Last Updated on April 7, 2024

Ódáðahraun (“mischeavious lava field“, lit. “bad deeds lava” ) is a volcanic desert and extensive lava field located in northeast Iceland.

It is the largest desert in Iceland and covers an area of approximately 4,400 square kilometers, and is believed to have formed around 8,000 years ago as a result of volcanic eruptions and subsequent erosion.

Its boundaries are the Vatnajökull glacier to the south, the Skjálfandafljót and Jökulsá á Fjöllum rivers to the west and east, respectively, and Lake Mývatn to the north.

Ódáðahraun seen from the Askja. Photo courtesy of Pietro Valocchi.


Given the impossibility of precisely determining its boundaries, its size is estimated to vary between 4000 and 5000 km².

The soil composition of lava and volcanic sand makes Ódáðahraun a cold desert, with the waters being drained by rivers at its edge and the lake at its northern boundary.

The area is dry and there is little as no vegetation. Sand storms there can also be very strong, and so is volcanic activity, the most famous volcano being Askja in the Dyngjufjoll mountain range.

The region is known for its black lava fields, which are covered with a layer of fine, abrasive volcanic ash called “sandar.”

The desert of the outlaws

The Ódáðahraun Desert is also known as the “desert of the outlaws”. It is the most desolate destination in Iceland.

According to local legends, outlaws and deviant bandits used to move to the highlands to escape the law, living off the land. This would explain the reason behind the name of the desert which roughly translates to “mischeavious lava field“.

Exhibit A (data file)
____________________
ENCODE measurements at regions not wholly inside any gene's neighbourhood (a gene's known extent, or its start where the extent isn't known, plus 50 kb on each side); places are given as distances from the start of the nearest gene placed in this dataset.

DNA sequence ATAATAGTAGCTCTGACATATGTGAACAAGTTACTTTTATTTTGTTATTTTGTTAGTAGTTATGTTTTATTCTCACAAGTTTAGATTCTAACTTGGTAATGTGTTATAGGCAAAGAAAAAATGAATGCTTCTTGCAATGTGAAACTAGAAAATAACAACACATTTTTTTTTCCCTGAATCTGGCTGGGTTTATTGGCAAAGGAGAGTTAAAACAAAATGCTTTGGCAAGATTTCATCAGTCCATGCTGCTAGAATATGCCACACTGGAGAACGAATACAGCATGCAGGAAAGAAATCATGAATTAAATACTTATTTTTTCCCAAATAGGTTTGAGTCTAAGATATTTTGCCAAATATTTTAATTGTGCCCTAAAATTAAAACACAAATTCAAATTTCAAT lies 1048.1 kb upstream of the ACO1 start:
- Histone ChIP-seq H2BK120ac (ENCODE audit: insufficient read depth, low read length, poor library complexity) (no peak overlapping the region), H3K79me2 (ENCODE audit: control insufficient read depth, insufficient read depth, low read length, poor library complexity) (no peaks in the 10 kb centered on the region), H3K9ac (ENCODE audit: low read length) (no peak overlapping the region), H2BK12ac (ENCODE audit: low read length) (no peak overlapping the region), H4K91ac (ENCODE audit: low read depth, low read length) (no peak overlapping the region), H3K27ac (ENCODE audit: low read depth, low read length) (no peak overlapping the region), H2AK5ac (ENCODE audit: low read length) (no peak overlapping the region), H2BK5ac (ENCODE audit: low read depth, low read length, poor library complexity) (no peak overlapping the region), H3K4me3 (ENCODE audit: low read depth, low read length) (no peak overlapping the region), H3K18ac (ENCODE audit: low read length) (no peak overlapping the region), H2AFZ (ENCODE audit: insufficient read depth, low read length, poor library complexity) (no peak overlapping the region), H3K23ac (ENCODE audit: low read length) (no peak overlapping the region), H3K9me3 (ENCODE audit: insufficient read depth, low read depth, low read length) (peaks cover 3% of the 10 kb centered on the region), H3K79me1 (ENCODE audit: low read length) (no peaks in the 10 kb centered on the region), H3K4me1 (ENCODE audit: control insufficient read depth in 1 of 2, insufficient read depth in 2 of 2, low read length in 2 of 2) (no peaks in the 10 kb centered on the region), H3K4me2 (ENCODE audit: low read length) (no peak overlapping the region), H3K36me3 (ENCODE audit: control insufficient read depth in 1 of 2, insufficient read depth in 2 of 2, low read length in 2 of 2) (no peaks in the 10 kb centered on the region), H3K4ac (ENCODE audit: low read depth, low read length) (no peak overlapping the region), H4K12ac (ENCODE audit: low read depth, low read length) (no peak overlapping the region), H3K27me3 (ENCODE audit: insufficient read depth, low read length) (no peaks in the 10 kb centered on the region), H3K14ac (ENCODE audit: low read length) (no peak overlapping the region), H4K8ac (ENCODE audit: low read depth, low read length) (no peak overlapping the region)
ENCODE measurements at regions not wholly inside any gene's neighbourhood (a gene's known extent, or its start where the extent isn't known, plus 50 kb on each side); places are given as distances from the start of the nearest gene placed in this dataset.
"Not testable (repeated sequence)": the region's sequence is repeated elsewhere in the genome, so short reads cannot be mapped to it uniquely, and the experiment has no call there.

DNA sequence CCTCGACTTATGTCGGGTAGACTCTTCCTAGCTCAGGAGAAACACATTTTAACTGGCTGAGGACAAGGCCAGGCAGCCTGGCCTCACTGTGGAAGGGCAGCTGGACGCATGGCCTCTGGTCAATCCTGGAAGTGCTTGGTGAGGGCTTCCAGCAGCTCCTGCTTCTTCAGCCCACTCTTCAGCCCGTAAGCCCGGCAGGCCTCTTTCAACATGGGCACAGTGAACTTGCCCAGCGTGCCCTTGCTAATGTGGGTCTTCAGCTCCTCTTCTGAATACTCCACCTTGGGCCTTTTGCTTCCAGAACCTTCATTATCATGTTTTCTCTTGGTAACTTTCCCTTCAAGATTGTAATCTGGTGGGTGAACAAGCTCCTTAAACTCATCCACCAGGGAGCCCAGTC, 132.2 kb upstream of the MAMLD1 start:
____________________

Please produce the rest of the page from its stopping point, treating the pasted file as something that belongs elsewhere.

Today, the Ódáðahraun is a remote and little-known region of Iceland, and it is not a popular destination for tourism.

However, it is visited by some adventure seekers and outdoor enthusiasts who are interested in exploring the unique desert landscape and observing the local flora and fauna.


One of the best-known songs about Ódáðahraun in Icelandic folklore is “Á Sprengisandi” by Grímur Thomsen.

According to this tale, a rider ventures into the desert where he encounters the outlaws, as well as other mythical creatures, spirits, and an Elfin Queen.

“Outlawers in Ódáðahraun

are maybe rounding up some sheep secretly.”

Verse from Á Sprengisandi by Grímur Thomsen

Herðubreið, Queen of Icelandic Mountains

One of the main attractions of the Ódáðahraun desert is Herðubreið, also known as the “Queen of Icelandic Mountains”.

Herðubreið is technically a tuya, a rare flat-topped volcano formed when lava erupts from a glacier, and it is now part of Vatnajökull National Park.

The mountain is made up of basalt rock and is surrounded by a vast expanse of barren, rocky landscape. It is a well-known destination for hikers and outdoor enthusiasts, as it offers panoramic views of the surrounding desert and mountains.

The oasis of Herðubreiðarlindir is located in the proximity of Herðubreið and offers both a camping spot and hiking trails.

Despite its remote location and challenging terrain, Herðubreið is a popular destination for tourists and locals alike, and it is an important part of Iceland’s cultural and natural heritage.

Read also: Desert Hiking Guide and Gear

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